The raw materials for making the monomers had at first been based on coal tar derivatives but, with the rise of the petrochemical industry based on oil and natural gas, a much wider range of basic chemical building blocks became available. Fundamental advances in the understanding of catalysis led to the discovery of many new polymers in the post-1945 period – variations on simple polymers like polyethylene as well as entirely new stereoregular polymers like polypropylene. That progress has continued at an increasing rate up to the present. Novel polymers, like aromatic polyamides and polyimides which were discovered only in the 1960s, have been developed, while speciality, high temperature materials like polysulphones have penetrated new markets hitherto inaccessible to the traditional range of commercial polymers. The achievement has been a direct result of pioneering scientific research closely linked to development by industry.

Box 1 Plastics in Victorian times

The use of shellac as a moulding material was pioneered in the 1850s by Samuel Peck and Co. of the USA who added such refinements as the insertion of hinges during the moulding process. Metal inserts into thermoplastic mouldings are commonplace today. Casein made from skimmed milk was an early and reasonably successful protein plastic with a first patent in 1885 in Germany. The curds were separated from the whey, then after compounding with plasticizers and colours, they were pressed into sheets, rods, tubes or discs. Finally the casein was hardened by immersion in formaldehyde. It made a tough material capable of accepting a high polish and hence was a popular substitute for horn, ivory and amber.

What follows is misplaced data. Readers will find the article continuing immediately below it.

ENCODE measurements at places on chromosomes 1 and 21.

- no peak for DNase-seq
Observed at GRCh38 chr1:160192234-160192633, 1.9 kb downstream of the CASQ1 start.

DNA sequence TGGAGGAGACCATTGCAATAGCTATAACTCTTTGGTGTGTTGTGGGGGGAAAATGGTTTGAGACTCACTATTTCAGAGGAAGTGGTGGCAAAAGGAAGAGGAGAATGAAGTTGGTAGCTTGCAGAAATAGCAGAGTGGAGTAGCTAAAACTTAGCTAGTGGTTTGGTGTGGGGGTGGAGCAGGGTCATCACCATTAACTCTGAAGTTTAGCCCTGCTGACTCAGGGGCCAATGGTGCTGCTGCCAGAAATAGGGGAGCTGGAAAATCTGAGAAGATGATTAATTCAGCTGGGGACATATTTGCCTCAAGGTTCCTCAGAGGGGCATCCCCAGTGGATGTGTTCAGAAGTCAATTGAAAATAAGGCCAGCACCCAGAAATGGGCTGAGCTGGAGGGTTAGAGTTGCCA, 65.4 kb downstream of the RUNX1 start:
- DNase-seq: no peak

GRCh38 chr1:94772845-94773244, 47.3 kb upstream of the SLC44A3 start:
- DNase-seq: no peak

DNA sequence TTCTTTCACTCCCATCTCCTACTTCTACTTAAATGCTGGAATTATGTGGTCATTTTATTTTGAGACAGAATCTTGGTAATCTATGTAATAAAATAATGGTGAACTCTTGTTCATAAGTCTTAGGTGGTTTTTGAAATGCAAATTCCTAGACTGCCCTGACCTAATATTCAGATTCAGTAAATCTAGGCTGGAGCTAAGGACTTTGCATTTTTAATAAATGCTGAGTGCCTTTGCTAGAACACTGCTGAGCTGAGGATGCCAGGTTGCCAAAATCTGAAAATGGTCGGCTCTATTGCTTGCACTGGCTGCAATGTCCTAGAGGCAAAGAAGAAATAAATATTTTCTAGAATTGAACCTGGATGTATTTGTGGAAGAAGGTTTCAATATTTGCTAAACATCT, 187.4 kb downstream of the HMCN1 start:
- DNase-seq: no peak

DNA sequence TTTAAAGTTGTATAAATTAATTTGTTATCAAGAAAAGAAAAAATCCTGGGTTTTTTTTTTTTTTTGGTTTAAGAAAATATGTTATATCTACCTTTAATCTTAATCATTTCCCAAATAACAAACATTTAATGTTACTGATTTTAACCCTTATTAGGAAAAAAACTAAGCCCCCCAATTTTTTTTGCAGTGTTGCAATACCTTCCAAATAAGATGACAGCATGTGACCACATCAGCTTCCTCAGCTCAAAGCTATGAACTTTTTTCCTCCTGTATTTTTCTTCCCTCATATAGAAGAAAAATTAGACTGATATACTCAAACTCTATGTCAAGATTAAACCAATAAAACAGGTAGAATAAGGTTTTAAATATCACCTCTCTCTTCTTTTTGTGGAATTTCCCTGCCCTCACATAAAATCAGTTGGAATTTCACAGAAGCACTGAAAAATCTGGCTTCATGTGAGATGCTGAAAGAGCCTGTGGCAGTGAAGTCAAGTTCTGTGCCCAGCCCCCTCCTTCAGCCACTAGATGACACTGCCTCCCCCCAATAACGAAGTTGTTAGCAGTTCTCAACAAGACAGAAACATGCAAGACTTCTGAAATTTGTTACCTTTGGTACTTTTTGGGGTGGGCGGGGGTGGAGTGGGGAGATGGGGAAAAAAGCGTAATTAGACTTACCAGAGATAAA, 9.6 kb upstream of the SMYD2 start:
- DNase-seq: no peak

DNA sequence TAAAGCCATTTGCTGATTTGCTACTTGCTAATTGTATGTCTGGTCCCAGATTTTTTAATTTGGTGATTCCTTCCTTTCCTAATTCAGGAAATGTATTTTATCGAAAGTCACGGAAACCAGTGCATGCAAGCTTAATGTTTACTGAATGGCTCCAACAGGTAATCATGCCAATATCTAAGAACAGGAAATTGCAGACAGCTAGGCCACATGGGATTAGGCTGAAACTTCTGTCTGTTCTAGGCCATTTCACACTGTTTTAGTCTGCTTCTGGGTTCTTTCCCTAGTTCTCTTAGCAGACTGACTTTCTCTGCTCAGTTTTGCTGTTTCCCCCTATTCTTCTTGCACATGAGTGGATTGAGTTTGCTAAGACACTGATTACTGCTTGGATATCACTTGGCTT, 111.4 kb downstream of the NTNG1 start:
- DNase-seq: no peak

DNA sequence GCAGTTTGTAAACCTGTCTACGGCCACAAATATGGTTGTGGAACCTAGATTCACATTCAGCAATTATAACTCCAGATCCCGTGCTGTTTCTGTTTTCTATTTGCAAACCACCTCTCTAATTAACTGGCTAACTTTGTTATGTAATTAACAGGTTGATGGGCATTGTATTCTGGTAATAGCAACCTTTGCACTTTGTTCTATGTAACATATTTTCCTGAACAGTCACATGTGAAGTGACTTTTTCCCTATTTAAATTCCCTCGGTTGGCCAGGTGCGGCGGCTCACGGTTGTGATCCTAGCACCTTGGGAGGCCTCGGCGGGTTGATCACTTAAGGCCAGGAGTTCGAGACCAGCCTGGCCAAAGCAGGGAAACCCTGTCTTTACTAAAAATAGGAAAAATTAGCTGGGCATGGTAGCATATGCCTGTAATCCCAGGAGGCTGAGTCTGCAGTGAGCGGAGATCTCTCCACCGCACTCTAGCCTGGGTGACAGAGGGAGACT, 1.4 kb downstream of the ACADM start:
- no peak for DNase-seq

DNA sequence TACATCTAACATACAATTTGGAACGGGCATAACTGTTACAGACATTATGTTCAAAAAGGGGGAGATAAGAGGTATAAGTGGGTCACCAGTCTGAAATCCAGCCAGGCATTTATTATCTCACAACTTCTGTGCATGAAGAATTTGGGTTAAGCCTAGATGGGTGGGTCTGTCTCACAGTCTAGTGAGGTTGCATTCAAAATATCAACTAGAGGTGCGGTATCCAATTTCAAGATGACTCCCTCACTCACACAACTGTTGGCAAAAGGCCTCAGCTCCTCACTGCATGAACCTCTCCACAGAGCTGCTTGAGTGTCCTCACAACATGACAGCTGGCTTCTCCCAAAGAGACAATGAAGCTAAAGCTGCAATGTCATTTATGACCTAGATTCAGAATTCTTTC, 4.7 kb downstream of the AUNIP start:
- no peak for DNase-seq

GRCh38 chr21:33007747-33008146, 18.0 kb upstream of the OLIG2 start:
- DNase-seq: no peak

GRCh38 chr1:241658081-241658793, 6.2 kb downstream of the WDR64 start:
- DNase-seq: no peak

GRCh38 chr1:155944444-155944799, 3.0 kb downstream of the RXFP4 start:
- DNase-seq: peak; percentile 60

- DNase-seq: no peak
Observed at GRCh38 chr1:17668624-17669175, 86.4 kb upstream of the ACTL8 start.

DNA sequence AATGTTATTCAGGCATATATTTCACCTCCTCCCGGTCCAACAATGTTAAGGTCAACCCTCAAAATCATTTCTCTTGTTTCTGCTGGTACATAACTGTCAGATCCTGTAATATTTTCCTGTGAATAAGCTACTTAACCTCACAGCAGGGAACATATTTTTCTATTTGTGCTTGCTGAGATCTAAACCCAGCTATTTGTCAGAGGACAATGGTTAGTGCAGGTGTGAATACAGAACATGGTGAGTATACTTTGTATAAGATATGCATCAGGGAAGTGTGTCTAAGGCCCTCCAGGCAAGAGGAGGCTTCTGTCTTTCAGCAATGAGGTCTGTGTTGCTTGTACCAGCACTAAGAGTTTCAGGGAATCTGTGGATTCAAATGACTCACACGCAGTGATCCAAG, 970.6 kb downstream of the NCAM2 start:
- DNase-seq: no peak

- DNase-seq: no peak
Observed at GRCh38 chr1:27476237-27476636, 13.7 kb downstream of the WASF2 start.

The first synthetic thermoplastic was developed in the 1860s when Parkes in England and Hyatt in the USA produced a mouldable cellulose nitrate by softening it (plasticizing it) through the addition of camphor. Parkesine has not survived as a product name or material, but Hyatt's Celluloid is still used commercially. Compounding polymers with additives to give a controlled range of properties is an essential step in the production of almost all the polymers used today.

The availability of phenol from cheap coal tar and formaldehyde from the oxidation of methanol led in 1877 to the development of phenol formaldehyde resin by Baekeland and Swinburne, working in the USA and Britain. These first condensation products of the controlled reactions between phenol and formaldehyde produced hard but relatively weak and brittle materials. Swinburne commercialised his resin as a range of varnishes but Baekeland mixed the resin with significant amounts of woodflour to produce the first polymer composite – Bakelite . It was the first synthetic thermoset, a material which becomes irreversibly hard (cures) either on heating as with Bakelite or by cold curing.

Figure 5
Figure 5 Dr Leo Hendrick Baekeland